By Iain Sinclair



After Tarma and the old Spanish hacienda, with the stand of eucalyptus trees, the stepped gardens, the white and yellow irises, the scarlet geraniums, the green parrot, the dogs and chickens, the running water, an oasis much appreciated by Arthur, we are firmly established on the road travelled by my great-grandfather. So much so that for the first time I begin to hear his voice, to feel the portrait I’m carrying taking form against the curtainless window.


‘We stayed here for some days,’ Arthur wrote, ‘greatly enjoying its splendid climate – a paradise for consumptive patients.’ And then they took the route we were now following. ‘We halted for breakfast at Acombamba, only six miles from Tarma, from which we had been rather late in starting. Acombamba is a beautifully situated but decaying hamlet, with about 1,500 rather seedy-looking inhabitants.’


Dropping through a gorge, where trucks and cars flirt at every bend with disaster, throwing dirt over the wayside shrines of previous victims, and slowing only for landslides and craters being repaired by ragged bands of children and old people, freelancing for pitiful alms, we made the shift to La Merced, the town on the border of the territory we want to explore. The first intimations of a more humid jungle culture. ‘The valley opens out, and the vegetation assumes a more luxuriant aspect,’ Arthur reports. ‘The moist steamy heat tells us that we are truly in the tropics.’


The turning point in the original Sinclair/Ross expedition of 1891 comes when they make contact at the Convent of San Luis de Shuaro with the priests who will guide them through the territory of the Asháninka to the point on the Rio Perené where they will take to the water, to survey the land granted by the Peruvian Government to those remote investors, the Peruvian Corporation of London. Arthur does his best, as he confesses, to put aside his native bias against the perceived iniquities of ‘the Spanish priesthood’. 


‘I honestly tried to go forward unprejudiced, thinking only of the monks of old, and the good they did in their day. But this convent was a revelation to us. We had never seen anything quite so filthy and suspicious looking before, and would gladly have escaped within an hour; indeed, did so, and began erecting our tent at a safe distance; but were implored not to insult the reverend fathers by refusing to accept their hospitality, an infliction which we bore patiently for several days.’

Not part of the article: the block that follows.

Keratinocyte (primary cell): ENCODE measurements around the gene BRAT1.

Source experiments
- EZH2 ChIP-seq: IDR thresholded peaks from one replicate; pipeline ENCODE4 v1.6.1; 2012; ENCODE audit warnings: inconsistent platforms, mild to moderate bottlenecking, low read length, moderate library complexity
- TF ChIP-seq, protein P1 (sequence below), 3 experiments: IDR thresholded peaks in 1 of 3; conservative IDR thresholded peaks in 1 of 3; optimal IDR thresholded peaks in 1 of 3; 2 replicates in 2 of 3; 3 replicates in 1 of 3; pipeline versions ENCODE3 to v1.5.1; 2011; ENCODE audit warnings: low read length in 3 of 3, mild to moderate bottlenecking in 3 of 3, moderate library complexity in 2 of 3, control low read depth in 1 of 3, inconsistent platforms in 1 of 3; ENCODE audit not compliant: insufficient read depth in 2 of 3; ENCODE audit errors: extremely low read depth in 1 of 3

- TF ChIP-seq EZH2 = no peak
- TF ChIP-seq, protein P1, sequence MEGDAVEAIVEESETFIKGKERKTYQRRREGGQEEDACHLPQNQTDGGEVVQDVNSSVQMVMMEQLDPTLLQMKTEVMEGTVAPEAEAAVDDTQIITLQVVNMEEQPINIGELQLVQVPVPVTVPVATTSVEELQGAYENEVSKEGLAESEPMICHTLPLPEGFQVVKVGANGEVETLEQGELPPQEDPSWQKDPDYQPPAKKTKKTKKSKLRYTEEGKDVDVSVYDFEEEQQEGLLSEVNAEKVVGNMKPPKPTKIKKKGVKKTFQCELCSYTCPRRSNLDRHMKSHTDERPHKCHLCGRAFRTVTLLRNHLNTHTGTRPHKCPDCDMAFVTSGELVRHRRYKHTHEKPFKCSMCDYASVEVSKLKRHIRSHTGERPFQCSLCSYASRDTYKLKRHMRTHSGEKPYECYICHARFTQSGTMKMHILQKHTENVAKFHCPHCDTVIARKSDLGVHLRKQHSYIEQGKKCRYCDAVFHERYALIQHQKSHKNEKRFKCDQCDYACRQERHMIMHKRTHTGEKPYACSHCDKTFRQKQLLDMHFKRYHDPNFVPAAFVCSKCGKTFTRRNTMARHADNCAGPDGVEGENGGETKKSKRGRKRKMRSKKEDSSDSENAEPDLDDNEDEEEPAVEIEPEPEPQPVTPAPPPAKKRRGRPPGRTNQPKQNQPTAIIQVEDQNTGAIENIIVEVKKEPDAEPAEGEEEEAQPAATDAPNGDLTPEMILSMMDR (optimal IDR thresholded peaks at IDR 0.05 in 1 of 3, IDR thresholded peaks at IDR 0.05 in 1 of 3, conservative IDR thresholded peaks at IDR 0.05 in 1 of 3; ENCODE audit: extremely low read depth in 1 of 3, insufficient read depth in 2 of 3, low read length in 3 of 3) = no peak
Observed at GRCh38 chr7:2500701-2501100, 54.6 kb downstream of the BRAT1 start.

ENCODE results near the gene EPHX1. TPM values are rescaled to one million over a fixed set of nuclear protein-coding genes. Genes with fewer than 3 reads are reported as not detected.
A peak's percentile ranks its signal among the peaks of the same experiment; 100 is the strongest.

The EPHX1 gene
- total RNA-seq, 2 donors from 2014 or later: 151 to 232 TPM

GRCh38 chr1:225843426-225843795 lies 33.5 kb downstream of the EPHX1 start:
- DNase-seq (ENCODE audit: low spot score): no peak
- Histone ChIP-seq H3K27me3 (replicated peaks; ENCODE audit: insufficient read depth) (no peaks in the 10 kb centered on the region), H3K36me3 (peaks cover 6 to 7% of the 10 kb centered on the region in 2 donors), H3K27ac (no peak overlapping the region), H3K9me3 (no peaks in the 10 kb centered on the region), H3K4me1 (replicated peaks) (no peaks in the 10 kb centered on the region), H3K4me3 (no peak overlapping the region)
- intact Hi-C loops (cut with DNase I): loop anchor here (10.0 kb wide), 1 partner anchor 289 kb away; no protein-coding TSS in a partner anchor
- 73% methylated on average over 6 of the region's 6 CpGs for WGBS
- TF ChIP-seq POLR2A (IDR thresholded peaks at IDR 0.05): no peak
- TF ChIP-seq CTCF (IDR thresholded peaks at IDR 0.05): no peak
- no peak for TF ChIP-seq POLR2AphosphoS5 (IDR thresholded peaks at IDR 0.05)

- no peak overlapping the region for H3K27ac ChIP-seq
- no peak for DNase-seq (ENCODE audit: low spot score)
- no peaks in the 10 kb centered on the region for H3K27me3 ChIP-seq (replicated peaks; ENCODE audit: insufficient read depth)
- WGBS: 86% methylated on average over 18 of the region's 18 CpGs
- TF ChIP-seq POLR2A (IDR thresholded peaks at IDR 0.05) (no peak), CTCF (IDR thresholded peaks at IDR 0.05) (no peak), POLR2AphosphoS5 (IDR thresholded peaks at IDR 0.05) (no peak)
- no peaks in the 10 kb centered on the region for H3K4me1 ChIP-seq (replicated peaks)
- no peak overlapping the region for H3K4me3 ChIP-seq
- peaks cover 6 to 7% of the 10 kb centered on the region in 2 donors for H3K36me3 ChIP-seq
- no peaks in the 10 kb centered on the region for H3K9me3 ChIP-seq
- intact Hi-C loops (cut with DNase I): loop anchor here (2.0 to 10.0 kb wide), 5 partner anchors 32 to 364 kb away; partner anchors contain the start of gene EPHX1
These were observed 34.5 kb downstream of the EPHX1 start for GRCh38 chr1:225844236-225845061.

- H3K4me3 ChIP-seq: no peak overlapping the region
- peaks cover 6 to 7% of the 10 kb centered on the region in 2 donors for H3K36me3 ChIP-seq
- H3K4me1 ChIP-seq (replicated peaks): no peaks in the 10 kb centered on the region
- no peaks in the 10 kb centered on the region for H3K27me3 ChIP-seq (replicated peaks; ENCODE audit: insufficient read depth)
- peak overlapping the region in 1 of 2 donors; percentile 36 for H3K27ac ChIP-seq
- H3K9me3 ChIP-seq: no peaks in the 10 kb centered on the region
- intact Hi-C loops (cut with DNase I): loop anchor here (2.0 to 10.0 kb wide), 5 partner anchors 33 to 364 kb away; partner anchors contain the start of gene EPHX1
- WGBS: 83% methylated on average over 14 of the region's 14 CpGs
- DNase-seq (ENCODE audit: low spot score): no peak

Arthur does not name their tonsured guides, but claims that they ‘knew as little about the path as we did ourselves’. Arthur’s companion, Alexander Ross, is more forthcoming. The man taking them forward is none other than the celebrated Padre Gabriel Sala, a Franciscan missionary of fierce temperament; a well-armed backwoodsman, bounty hunter, chronicled for rounding up souls for Christ, filling the fortress of his newly-established convent with children and other cursed or damaged outsiders.

Our own guide, Lucho, knows nothing of this history or the status of the vanished buildings. But I have seen Sala’s pioneering large-scale map in the convent at Santa Rosa de Ocapo, with its drawings of buildings and river traffic, and I recognise the shape of the wall beside the new church. And right in front of it there is a statue of Sala, up on a high pedestal like a stylite; grim-faced, gripping his bible like a grenade. As I lift my camera, Lucho calls out. He has found an old Chinese lady, Maria Genoveva Leon Perez, keeper of the church keys. Here is one of those magical presences, usually female, usually bright-eyed but mature, spirits of place stepping from forest or river to put pilgrims who have put in the necessary miles on the right path.

Maria gets on well with Farne. We are invited into her house, where she tells us how the convent collapsed in an earthquake and was never restored. She knew about life in the Colony, the harshness of the rule of the Peruvian Corporation. Yes, there were schools and hospitals – but only for sanctioned employees. Otherwise, all that land along the river was enclosed, forbidden.

We visit the church and then, at the back, the rough ground on which Sala’s border-post convent once stood. Arthur’s story has moved into an active present tense. In the earth I find a rusted machete and a stand for votive candles. On the wall somebody, at some past moment, has painted FS – as if waiting for Farne Sinclair, who has now arrived to confirm the prophecy.

If nothing else, Sala inspired Arthur to try out a phrase that has become a standard in contemporary politics. 

The worst weakness of the Hispano-Peruvian race is their inability to tell truthfully the little they know… The common people are born and bred to it, but their lies are clumsy, palpable, and comparatively harmless. With the priests and privileged classes, however, it becomes a studied art. “We must dissimulate,” said the chief priest of the convent, and I will give him credit for consistency in this; for during the three weeks I had the opportunity of studying this great economist of the truth, I never once knew him to utter a word that could be relied upon. 

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